1.     Trial Exhibits

The inquiring attorney desires to assert a retaining lien against certificate copies and photographs given to him by his client.  But, he acknowledges that these materials were given to him for use as exhibits at trial.  We need not determine whether a lien against such documents would prejudice the client because according to National Sales, the inquiring attorney's retaining lien never attaches to such documents.  National Sales makes clear that an attorney's retaining lien does not attach to documents given to an attorney for use as potential exhibits at trial.  136 Ariz. At 546, 667, P.2d at 741 ("Likewise, if a client brings some book, document, or other chattel to his lawyer for use as an exhibit at an impending trial, the client's purpose is inconsistent with the fixing of a lien upon the document."); see also Id. (Feldman, J., concurring) ("I . . .join in refusing to recognize the attachment of the lien to the documents, papers and records of the client which were given to the lawyer for the purpose of trial preparation or actual use at trial.").  Because no retaining lien can attach to materials given to the inquiring attorney for use as potential exhibits at trial, the inquiring attorney ethically cannot attempt to assert a lien against such items.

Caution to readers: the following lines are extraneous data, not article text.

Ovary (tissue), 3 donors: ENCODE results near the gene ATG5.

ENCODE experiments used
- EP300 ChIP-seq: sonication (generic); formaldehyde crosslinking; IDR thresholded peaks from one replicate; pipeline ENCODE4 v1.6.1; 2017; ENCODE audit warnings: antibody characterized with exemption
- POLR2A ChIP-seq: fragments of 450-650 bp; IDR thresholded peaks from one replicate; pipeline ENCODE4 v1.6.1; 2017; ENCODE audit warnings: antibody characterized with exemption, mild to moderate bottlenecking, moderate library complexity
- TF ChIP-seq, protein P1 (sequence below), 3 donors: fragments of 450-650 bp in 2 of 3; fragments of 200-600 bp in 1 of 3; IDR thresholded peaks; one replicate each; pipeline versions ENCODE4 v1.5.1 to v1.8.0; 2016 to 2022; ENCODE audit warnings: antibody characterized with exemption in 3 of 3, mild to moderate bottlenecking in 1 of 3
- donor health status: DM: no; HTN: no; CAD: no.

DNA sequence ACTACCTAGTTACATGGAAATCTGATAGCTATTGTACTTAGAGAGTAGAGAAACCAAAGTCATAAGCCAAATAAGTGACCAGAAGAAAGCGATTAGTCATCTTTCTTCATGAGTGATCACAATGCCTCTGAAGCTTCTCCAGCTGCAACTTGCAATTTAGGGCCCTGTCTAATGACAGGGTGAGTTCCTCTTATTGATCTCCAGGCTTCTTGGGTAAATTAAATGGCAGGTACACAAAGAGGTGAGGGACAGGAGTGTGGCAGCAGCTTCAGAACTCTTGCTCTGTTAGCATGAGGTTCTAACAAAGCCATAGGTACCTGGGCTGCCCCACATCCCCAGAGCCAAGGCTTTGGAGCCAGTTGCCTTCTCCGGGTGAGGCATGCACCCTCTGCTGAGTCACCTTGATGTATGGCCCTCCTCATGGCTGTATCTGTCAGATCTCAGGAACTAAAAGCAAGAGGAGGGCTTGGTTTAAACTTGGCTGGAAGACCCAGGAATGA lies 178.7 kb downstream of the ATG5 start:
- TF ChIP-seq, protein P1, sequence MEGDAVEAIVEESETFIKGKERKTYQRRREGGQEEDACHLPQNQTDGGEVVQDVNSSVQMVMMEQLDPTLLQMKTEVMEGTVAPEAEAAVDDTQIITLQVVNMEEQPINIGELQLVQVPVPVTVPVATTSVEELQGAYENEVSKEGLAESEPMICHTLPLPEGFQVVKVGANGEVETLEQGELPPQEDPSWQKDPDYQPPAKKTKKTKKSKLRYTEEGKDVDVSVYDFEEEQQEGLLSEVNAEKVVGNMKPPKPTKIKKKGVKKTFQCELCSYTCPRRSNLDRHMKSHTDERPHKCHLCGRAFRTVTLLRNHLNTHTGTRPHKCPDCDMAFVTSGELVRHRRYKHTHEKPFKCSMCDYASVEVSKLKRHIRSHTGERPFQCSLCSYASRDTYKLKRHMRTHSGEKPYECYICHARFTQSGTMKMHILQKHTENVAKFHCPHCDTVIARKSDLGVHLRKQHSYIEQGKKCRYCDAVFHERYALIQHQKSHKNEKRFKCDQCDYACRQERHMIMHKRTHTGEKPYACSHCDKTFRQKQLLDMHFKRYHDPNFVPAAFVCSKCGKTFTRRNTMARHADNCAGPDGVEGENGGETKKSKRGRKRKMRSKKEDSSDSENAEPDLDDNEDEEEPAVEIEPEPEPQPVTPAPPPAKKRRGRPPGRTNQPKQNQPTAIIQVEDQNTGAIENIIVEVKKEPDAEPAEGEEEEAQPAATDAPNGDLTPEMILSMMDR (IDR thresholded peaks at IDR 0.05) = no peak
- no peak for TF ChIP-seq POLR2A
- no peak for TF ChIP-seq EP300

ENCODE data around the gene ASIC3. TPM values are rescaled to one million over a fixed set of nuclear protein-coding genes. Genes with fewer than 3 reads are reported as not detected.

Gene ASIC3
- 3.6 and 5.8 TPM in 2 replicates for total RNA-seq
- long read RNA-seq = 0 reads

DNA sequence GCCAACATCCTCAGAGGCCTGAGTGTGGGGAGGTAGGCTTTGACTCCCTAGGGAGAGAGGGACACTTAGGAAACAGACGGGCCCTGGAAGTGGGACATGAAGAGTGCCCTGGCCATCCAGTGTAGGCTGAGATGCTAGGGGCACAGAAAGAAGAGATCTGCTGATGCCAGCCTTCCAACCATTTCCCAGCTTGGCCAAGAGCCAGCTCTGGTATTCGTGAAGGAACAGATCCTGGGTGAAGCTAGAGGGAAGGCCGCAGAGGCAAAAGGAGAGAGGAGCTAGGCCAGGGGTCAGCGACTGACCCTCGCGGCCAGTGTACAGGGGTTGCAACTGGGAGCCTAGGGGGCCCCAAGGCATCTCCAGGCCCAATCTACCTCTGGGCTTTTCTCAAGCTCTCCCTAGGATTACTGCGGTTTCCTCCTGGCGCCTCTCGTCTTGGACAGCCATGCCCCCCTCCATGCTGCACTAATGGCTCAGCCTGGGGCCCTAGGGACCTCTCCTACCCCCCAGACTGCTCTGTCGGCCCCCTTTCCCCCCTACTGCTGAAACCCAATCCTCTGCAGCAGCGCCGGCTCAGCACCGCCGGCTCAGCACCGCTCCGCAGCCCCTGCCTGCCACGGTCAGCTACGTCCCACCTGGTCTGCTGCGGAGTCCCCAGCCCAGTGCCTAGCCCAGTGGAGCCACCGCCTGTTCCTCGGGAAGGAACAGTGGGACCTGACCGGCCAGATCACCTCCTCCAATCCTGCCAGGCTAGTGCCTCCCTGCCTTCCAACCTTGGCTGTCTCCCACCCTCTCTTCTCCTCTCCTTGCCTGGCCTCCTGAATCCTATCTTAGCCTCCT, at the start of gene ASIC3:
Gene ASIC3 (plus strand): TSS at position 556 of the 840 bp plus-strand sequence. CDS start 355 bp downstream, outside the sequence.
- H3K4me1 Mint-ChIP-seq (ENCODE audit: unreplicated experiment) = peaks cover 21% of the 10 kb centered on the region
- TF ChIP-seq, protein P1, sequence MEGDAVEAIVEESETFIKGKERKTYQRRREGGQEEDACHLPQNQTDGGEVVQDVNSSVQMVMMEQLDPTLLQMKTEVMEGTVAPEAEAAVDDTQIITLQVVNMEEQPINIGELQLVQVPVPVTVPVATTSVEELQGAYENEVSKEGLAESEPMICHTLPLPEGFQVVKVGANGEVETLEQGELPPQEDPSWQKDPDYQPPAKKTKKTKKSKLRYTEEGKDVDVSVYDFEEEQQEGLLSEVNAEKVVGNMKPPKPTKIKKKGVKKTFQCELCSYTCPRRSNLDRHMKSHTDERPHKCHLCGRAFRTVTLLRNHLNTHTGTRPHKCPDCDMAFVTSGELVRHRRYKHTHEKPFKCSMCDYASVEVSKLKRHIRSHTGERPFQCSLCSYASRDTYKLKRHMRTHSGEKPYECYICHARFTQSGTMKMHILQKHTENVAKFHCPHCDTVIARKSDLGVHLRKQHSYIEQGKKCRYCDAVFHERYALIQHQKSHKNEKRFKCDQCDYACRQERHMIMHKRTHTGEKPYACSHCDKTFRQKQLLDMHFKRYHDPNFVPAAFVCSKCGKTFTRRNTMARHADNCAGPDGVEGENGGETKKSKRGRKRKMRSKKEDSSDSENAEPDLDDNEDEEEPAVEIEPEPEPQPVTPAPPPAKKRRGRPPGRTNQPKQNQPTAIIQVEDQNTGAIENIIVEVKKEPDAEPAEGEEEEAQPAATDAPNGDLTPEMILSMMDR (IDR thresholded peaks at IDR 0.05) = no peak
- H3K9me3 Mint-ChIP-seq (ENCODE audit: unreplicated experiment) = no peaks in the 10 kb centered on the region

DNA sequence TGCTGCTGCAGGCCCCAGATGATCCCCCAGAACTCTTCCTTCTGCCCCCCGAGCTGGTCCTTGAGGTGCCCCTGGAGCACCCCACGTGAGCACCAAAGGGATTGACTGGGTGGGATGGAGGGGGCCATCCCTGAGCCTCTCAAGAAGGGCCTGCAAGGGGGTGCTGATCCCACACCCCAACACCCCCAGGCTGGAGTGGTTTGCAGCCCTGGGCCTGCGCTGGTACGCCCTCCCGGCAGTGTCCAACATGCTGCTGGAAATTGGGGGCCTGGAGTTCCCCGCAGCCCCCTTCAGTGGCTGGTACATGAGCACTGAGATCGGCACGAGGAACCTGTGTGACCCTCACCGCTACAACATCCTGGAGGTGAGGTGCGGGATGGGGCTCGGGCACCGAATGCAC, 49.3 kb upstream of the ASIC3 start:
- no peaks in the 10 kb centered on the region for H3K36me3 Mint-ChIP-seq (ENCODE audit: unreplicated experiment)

2.     Memoranda

In somewhat of an oversimplification, this committee has previously characterized National Sales as holding that an attorney ethically may assert a retaining lien as to his own work product in a client's file.  See Our Opinion 94-02 (March 1, 1994)  ("Under National Sales & Service Co., the retaining lien should apply only to the attorney's and his staff's research notes and internal memoranda, not the entire file.")[4]  To the extent our previous reading of National Sales was substantively correct, the amendment to the Rule now establishes an ethical requirement beyond the requirements of the substantive law.  "The lawyer may retain documents reflecting work performed for the client to the extent permitted by other law only if retaining them would not prejudice the client's rights.

Thus, even assuming National Sales permits the inquiring attorney, as a matter of  substantive law, to assert a lien as to his own work product in a client's file, the amended Rule now makes clear that the inquiring attorney cannot ethically do so unless he can establish that withholding such documents would not prejudice the client.  Thus, a lawyer is obliged to provide to the client, not only the client's own documents, but all documents reflecting work performed for the client, unless he can establish no prejudice by withholding the documents.